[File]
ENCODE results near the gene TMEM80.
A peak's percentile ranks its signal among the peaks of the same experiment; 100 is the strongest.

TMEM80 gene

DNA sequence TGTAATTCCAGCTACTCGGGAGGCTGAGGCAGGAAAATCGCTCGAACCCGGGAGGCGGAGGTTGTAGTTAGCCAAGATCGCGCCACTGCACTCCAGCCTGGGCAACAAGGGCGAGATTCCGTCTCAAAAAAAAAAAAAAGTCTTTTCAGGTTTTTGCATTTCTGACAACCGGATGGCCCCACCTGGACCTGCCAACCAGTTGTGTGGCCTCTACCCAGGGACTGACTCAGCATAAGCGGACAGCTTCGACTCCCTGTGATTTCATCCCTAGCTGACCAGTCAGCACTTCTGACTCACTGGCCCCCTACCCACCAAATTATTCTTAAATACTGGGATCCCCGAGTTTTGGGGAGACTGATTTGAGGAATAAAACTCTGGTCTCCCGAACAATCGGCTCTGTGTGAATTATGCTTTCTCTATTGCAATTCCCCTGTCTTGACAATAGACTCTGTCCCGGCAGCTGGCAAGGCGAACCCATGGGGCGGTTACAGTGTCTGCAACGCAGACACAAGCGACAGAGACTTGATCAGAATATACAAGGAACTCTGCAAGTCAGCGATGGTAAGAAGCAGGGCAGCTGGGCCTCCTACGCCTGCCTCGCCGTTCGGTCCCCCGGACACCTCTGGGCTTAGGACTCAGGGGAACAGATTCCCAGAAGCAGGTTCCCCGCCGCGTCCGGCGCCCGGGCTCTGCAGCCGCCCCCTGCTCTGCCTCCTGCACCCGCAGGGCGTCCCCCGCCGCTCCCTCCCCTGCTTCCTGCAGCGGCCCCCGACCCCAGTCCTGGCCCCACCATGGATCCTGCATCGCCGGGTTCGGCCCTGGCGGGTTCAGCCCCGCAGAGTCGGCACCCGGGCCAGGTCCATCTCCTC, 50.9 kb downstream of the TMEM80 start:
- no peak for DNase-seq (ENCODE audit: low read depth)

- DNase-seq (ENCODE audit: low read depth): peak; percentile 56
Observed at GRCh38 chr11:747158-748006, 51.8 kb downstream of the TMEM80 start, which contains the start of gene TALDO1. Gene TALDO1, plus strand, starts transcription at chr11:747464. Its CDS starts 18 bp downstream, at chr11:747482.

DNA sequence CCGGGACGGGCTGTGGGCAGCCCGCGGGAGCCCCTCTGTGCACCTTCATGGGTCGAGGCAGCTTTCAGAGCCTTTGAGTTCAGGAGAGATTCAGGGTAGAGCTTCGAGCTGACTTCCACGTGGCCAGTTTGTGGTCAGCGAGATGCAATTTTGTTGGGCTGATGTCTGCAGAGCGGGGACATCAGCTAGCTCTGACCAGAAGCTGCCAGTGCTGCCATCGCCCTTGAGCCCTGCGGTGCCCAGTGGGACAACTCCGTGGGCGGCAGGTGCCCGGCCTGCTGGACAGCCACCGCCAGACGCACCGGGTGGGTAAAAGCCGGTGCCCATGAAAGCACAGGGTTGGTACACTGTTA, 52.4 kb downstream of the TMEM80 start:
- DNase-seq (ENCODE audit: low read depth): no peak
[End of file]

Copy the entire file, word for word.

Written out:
ENCODE results near the gene TMEM80.
A peak's percentile ranks its signal among the peaks of the same experiment; 100 is the strongest.

TMEM80 gene

DNA sequence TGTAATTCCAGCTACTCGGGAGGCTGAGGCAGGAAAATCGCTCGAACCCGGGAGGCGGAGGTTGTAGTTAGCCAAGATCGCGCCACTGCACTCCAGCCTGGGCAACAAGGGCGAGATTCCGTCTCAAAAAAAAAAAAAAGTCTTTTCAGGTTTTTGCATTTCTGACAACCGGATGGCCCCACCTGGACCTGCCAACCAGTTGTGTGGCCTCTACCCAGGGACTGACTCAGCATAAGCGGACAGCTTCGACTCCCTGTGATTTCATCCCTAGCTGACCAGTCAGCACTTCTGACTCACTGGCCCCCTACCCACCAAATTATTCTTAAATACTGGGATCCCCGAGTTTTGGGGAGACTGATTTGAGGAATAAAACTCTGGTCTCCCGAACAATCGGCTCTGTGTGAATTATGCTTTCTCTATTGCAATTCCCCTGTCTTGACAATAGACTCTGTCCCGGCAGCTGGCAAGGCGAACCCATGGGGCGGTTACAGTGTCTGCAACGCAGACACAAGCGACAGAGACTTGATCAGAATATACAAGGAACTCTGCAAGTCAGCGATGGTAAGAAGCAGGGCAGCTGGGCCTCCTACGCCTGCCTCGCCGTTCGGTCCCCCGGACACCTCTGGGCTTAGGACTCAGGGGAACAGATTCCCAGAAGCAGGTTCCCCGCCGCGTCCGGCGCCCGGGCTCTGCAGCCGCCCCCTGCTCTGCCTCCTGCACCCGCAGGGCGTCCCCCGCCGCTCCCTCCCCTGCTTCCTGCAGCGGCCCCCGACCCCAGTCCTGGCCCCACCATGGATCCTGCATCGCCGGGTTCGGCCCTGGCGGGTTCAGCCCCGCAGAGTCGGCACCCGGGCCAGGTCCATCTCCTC, 50.9 kb downstream of the TMEM80 start:
- no peak for DNase-seq (ENCODE audit: low read depth)

- DNase-seq (ENCODE audit: low read depth): peak; percentile 56
Observed at GRCh38 chr11:747158-748006, 51.8 kb downstream of the TMEM80 start, which contains the start of gene TALDO1. Gene TALDO1, plus strand, starts transcription at chr11:747464. Its CDS starts 18 bp downstream, at chr11:747482.

DNA sequence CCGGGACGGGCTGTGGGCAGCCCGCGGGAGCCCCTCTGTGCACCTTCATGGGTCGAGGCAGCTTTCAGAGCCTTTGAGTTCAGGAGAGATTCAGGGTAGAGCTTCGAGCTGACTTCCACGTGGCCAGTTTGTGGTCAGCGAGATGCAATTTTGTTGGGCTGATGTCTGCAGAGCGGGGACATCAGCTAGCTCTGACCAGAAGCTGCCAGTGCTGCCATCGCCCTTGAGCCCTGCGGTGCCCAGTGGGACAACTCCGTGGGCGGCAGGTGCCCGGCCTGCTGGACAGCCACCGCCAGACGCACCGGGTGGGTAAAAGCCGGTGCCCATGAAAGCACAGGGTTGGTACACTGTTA, 52.4 kb downstream of the TMEM80 start:
- DNase-seq (ENCODE audit: low read depth): no peak